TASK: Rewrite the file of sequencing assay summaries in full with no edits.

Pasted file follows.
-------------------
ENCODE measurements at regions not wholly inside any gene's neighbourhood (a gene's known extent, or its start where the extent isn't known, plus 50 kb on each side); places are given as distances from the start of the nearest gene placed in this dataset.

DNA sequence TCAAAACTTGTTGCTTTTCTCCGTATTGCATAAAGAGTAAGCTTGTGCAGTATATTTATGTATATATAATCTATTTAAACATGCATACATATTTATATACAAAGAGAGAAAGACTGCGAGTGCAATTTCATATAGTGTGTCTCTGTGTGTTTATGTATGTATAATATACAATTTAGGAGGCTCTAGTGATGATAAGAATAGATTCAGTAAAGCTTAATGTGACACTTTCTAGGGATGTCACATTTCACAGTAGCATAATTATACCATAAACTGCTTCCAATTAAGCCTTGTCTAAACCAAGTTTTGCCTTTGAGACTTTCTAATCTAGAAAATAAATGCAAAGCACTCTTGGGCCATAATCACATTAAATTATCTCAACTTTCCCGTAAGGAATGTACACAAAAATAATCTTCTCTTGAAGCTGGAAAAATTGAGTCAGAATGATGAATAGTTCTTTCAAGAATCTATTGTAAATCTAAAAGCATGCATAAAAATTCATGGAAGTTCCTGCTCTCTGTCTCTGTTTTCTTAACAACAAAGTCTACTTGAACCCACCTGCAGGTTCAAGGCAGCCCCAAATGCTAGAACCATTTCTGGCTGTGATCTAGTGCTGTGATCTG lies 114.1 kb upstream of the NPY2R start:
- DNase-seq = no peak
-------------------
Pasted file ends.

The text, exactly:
ENCODE measurements at regions not wholly inside any gene's neighbourhood (a gene's known extent, or its start where the extent isn't known, plus 50 kb on each side); places are given as distances from the start of the nearest gene placed in this dataset.

DNA sequence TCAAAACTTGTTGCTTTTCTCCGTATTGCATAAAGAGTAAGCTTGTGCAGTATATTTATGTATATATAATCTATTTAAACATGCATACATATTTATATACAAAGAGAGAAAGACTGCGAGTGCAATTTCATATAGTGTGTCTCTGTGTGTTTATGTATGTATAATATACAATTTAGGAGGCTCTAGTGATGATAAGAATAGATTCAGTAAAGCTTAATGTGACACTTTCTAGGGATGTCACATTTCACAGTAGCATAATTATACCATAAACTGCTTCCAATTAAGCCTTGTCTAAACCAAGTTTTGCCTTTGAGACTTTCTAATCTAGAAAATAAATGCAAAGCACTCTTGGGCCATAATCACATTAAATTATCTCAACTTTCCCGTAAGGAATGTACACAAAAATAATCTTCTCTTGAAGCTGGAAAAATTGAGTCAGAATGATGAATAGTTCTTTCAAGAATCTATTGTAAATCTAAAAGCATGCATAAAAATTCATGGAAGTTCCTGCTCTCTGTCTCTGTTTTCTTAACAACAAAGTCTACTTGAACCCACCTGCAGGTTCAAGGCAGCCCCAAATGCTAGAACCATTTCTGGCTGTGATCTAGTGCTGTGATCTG lies 114.1 kb upstream of the NPY2R start:
- DNase-seq = no peak